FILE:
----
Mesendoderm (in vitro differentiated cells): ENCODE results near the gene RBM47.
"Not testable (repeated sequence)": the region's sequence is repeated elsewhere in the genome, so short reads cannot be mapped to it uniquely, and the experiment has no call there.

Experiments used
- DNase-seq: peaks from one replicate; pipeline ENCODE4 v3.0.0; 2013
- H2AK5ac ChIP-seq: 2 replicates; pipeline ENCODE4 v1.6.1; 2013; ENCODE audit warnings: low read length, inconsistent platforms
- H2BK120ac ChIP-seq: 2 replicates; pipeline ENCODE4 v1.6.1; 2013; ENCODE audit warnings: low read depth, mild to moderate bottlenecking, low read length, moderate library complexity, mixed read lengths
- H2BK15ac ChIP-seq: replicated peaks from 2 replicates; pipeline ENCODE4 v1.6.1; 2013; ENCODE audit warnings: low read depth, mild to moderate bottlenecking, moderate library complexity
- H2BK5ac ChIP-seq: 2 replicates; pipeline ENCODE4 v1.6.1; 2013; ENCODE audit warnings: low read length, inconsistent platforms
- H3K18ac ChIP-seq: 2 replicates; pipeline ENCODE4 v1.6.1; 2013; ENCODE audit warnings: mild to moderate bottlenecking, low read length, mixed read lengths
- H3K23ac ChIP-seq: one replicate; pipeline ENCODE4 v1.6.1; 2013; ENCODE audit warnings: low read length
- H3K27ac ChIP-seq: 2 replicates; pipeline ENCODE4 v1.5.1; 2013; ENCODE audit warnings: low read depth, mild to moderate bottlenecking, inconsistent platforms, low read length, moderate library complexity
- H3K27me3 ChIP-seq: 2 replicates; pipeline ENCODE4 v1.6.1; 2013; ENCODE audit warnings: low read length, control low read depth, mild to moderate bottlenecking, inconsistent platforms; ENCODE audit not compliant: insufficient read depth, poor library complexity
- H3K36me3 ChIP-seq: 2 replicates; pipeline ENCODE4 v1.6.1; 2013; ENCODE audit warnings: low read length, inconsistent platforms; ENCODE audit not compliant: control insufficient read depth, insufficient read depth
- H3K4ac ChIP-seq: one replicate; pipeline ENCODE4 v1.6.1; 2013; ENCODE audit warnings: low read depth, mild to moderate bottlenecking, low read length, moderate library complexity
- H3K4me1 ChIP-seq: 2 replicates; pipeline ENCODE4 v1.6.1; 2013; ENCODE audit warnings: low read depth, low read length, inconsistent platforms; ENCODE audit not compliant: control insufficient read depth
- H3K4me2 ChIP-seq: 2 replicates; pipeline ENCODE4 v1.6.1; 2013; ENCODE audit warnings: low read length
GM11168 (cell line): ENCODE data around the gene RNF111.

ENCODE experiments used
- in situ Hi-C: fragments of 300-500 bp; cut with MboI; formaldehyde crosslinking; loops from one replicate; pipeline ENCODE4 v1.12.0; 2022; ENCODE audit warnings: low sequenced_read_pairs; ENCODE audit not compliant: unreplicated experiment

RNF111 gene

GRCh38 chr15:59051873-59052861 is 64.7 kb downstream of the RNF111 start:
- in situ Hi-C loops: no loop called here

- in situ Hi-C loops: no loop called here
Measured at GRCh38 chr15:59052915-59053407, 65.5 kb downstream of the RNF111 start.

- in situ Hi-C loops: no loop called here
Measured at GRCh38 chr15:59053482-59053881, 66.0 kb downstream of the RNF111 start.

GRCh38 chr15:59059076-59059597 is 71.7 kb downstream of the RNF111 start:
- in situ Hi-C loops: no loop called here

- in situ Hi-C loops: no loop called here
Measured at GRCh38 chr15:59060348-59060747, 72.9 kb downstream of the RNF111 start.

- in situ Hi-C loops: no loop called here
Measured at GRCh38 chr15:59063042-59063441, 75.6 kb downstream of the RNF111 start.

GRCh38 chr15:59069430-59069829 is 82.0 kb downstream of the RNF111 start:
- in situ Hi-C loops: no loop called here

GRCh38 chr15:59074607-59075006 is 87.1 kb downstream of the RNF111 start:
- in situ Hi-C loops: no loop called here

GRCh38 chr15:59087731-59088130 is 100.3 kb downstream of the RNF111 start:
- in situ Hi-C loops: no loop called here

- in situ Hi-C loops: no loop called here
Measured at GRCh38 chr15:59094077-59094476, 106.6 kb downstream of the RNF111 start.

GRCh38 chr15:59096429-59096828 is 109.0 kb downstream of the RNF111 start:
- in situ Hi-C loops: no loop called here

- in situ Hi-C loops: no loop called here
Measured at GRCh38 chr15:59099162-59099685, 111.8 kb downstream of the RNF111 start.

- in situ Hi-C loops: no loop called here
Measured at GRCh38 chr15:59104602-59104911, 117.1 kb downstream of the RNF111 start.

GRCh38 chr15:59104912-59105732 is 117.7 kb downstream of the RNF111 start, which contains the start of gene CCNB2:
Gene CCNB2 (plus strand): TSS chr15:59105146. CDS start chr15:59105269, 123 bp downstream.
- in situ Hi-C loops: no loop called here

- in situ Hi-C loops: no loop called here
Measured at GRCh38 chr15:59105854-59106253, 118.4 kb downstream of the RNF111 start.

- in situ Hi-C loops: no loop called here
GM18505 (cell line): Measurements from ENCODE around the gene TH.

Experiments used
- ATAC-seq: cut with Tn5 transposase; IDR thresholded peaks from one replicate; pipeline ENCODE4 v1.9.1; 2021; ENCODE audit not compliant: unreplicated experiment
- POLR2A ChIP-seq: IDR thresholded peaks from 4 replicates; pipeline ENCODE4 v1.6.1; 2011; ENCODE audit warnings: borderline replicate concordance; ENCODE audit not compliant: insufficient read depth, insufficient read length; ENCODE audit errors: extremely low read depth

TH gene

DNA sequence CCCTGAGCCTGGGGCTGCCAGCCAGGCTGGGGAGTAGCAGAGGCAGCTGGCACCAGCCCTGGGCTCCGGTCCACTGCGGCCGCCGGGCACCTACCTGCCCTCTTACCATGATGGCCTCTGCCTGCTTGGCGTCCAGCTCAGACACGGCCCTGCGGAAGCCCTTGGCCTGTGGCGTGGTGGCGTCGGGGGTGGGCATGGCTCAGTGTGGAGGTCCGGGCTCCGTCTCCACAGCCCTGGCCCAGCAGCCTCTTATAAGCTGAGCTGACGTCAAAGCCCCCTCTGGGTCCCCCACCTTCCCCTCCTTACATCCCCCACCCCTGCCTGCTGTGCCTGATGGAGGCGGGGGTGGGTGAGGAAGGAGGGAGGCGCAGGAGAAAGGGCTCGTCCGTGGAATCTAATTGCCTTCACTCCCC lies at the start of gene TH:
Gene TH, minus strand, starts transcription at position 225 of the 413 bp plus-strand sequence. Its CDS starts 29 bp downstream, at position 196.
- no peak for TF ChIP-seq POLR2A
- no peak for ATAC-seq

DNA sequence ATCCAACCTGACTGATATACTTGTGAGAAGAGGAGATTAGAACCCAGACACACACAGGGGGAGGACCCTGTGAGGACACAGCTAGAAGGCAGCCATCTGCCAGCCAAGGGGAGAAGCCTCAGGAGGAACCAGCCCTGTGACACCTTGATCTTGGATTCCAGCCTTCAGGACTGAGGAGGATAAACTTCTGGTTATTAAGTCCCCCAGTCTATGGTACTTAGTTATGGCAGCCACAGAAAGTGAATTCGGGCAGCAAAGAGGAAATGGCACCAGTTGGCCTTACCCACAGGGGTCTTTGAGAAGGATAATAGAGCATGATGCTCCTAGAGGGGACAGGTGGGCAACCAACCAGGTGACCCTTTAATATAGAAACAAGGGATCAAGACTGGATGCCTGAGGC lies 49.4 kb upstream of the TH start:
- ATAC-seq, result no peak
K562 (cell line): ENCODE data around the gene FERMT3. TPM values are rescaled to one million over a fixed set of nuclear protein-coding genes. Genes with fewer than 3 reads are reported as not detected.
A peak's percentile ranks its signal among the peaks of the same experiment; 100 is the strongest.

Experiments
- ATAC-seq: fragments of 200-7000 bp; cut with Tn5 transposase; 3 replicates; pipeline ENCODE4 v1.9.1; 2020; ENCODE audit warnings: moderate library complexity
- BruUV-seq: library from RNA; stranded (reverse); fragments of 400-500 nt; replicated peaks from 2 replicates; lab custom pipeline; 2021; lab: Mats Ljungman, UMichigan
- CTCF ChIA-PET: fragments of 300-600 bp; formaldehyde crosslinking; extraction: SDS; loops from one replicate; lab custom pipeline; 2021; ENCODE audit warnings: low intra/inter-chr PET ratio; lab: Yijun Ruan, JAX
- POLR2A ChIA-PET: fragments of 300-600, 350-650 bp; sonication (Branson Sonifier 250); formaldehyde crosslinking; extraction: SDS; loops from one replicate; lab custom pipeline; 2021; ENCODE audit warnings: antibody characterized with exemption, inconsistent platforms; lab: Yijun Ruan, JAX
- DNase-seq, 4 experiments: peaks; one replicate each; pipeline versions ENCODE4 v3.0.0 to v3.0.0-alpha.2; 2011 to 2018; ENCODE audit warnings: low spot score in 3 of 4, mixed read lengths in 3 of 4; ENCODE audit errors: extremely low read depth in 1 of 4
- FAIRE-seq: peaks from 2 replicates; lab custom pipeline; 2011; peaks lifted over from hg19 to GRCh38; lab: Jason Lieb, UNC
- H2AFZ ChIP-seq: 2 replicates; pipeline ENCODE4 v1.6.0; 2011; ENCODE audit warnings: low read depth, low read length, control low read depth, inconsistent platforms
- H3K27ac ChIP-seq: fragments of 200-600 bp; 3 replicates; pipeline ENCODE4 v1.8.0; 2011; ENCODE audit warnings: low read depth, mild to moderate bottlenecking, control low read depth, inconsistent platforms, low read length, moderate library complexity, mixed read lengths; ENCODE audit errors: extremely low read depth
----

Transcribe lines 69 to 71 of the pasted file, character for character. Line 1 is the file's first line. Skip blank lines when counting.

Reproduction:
- CTCF ChIA-PET: fragments of 300-600 bp; formaldehyde crosslinking; extraction: SDS; loops from one replicate; lab custom pipeline; 2021; ENCODE audit warnings: low intra/inter-chr PET ratio; lab: Yijun Ruan, JAX
- POLR2A ChIA-PET: fragments of 300-600, 350-650 bp; sonication (Branson Sonifier 250); formaldehyde crosslinking; extraction: SDS; loops from one replicate; lab custom pipeline; 2021; ENCODE audit warnings: antibody characterized with exemption, inconsistent platforms; lab: Yijun Ruan, JAX
- DNase-seq, 4 experiments: peaks; one replicate each; pipeline versions ENCODE4 v3.0.0 to v3.0.0-alpha.2; 2011 to 2018; ENCODE audit warnings: low spot score in 3 of 4, mixed read lengths in 3 of 4; ENCODE audit errors: extremely low read depth in 1 of 4